While my favorite subject is more sleep and insomnia, I absolutely cannot ignore the impact of anxiety on sleep quality, nor their inter-causation.
“Anxiety deteriorates the quality of sleep and when it is poor, sensitivity to anxiety increases. You might as well say that we are in a vicious circle that tightens its grip as time goes on.
You have to take a stand, you cannot do things by halves, the quality of your days depends on your relationship with those around you, family and professional, your desire to move forward in your life, to achieve your goals. ambitions, in short, either you take the time to deal with the problem or you will slowly sink into it.
So, I propose to tackle anxiety first, in that it is the root of the first vicious circle.
If I were to give the hard time in your first quest for better sleep I would say, as the title suggests (and you didn’t have a hard time guessing), start by working on your anxiety.
In, to start your approach against anxiety and sleep disorders I suggest you start with the 2 D fundamentals:
– The guilt
When I talk to people who have difficulty sleeping well, I find that more often than not, people do not take their anxious judgment of the events they are going through seriously.
They find it ridiculous, even laughable. They feel that even though they tend to experience stress on a daily basis to such an extent that it hinders their sleep, they are not entitled to complain.
Indeed, they tell me that they are rather happy in their life in general, not really to complain and that frankly “there is much worse”.
As if you admit that they are stressed, that is to say that they are not comfortable with their situation and that that would be a confession of weakness, of helplessness in the conduct of their lives.
It’s about changing your outlook on your anxiety, on insomnia, on how you feel about it.
Self-guilt: accepting your feelings of anxiety
So obviously what these people say to whom I speak is not true, stress is a normal physiological reaction in any individual, it leads to action, it is like an electric current, without it you would be apathetic. three quarters of the time.
However, in one day you are subjected to a lot of external stimuli that generate this stress: you face different situations, with different issues, in different contexts. It is the successive triggers of stressful situations that cause anxiety.
So is stress wrong? Do we all have to become a digital nomad and go to the Philippines or Thailand to sip coconuts?
Respectively no and if you want but you do not have to to solve this problem. What you can and should do, however, is to start by breaking down your judgment of your own feelings of anxiety.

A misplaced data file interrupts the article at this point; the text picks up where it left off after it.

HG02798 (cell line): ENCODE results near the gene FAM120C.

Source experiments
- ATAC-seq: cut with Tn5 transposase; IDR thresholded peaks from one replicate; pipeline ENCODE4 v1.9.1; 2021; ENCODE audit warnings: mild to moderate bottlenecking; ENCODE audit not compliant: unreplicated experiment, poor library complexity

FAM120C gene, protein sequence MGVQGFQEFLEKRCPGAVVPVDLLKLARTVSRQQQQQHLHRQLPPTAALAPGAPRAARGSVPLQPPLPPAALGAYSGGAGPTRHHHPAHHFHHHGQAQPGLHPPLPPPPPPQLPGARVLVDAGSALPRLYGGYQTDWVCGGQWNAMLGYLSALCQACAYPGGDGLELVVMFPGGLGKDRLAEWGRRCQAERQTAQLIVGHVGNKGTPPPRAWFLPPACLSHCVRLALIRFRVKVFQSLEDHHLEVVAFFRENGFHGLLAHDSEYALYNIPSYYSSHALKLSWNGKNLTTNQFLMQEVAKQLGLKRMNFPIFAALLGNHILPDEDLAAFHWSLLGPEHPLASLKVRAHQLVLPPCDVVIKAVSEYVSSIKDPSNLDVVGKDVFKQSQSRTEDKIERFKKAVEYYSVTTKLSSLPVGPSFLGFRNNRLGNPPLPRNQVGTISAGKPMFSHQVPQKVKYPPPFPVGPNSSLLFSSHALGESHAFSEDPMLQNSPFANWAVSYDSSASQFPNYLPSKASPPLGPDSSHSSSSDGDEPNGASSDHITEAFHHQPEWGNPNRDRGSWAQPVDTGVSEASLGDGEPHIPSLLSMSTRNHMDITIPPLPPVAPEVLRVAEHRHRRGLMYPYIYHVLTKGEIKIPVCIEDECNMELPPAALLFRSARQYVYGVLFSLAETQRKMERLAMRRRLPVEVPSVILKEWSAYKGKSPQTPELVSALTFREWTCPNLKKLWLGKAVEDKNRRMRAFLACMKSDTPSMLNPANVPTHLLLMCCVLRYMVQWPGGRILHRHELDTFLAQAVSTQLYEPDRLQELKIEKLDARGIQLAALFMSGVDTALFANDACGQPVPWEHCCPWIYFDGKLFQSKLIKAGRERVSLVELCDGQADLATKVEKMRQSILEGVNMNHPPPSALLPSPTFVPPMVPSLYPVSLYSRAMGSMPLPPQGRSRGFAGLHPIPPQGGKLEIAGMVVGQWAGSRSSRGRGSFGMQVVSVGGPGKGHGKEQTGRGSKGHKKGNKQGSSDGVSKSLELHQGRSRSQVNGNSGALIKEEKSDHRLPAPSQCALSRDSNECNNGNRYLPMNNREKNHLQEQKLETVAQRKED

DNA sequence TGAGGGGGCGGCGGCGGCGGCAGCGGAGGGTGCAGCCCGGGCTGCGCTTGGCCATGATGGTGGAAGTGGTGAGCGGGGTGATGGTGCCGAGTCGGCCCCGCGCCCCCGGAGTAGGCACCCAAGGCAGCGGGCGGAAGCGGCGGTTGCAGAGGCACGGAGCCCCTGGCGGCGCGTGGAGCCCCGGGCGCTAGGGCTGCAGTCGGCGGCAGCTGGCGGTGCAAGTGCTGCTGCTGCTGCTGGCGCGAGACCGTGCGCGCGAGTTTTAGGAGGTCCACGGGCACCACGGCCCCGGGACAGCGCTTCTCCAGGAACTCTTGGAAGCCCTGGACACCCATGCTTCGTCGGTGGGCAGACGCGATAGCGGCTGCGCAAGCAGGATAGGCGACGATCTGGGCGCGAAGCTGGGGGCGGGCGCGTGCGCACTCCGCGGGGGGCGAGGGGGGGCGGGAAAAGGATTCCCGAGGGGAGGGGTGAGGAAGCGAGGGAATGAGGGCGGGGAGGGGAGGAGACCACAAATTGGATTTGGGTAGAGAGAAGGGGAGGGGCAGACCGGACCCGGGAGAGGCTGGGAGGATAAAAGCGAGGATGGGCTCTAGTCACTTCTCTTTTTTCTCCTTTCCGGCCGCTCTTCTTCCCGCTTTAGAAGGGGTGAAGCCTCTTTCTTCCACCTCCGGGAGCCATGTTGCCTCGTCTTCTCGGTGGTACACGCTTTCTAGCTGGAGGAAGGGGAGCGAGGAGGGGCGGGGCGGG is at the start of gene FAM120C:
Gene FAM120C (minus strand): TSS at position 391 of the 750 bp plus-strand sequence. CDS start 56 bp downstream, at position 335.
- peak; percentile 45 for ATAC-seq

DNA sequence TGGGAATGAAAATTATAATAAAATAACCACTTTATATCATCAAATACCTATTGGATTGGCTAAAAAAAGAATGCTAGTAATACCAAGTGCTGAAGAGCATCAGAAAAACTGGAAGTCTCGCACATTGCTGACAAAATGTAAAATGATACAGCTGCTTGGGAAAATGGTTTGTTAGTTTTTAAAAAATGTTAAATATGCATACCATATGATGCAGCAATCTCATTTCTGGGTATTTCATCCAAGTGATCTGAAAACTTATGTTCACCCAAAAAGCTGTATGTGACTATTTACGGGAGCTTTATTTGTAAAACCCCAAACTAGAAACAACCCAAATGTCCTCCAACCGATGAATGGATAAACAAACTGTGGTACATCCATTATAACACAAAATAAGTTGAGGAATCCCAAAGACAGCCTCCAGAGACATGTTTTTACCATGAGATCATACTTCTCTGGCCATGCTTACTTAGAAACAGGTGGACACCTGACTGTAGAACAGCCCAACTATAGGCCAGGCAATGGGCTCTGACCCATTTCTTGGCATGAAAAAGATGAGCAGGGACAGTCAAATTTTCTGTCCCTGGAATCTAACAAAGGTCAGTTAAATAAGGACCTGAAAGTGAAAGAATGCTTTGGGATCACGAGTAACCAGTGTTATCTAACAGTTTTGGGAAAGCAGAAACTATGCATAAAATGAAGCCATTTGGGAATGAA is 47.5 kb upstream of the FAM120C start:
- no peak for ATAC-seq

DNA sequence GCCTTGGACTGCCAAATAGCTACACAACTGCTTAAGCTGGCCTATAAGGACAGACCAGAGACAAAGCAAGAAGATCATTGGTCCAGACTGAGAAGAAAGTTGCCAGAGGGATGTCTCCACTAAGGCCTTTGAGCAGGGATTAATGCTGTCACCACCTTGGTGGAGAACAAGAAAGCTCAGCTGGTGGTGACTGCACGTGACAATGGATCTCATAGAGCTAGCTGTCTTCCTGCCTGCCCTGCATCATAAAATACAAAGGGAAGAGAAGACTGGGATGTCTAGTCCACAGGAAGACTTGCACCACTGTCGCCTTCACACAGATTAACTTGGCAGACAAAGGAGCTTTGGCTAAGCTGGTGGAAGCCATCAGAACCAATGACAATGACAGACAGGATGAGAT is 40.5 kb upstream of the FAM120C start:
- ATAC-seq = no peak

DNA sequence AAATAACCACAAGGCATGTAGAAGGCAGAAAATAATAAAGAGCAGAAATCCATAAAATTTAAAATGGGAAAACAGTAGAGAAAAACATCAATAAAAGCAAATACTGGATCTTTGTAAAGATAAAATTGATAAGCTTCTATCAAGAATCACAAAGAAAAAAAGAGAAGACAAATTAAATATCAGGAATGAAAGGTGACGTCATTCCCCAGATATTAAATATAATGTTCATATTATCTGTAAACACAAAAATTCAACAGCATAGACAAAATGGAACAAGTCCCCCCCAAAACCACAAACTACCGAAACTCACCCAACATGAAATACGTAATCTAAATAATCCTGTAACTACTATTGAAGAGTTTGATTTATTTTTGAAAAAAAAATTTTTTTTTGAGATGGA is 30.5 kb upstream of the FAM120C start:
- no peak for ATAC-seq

Remember, we all have different lives, we don’t all do the same thing, we don’t all experience the same things either. So how do you expect everyone to appreciate what is and what is not stressful the same?
How do you expect a confident business leader to deal with stress in the same way as a student who is just starting to enter the workforce?
To exonerate yourself is to admit your feelings and to take away your own moral judgment, it is neither good nor bad to be anxious, it is just real and it is by appreciating reality as it is, without carrying it unnecessary judgments that you will be most successful in undoing this anxiety.
Dedramatization: taking a step back from the events
Likewise, the events you are going through are not anxiety-provoking in themselves.
As Nietzsche said:
“There are no moral phenomena at all, but only a moral interpretation of the phenomena”
And as Marcus Aurelius said, in essence there are no happy or unhappy events, events only happen, it is you and only you who interpret these events as such.
Ending Stress For Better Sleep: Where To Start?
As soon as you consider the events as far as possible from judgment, you will halve the stress that emerges from them. Freeing yourself from all your opinions on the situation which will usually make you feel anxious will allow you to refocus on the real and to better manage the situation, to tame the chaos.
I know what you are thinking, “Okay, that’s cool but easier said than done”. To be honest yes you are right, it’s hard, it requires a lot of effort and especially willpower but precisely, I suggest you take reality as it is (and not as you see it) in full face, in other words to fight against anxiety.
It’s about taking a mini leap into the void each time you are faced with a stressful situation, before a very big day that will surely put you on your knees or you will have to run all over the place. trying to maintain your social relations, i.e. without sending everyone who gets in your way to graze, before going to talk to the person you like, before going firmly to ask your employer that you have really need your afternoon this Friday.
This little jump is every time you are not going to ask yourself questions, that you will take the situation as a challenge instead of undergoing it.
If I had to metaphorize this approach to anxiety which imprints a little (or even a lot?) In Nietzsche, I would take a thriller or a horror film in which the protagonists, tired of fleeing from the beast that pursues them, tired of hiding, decide to turn against him and kill him. In this way, the warrior’s rest will be more accessible to you.
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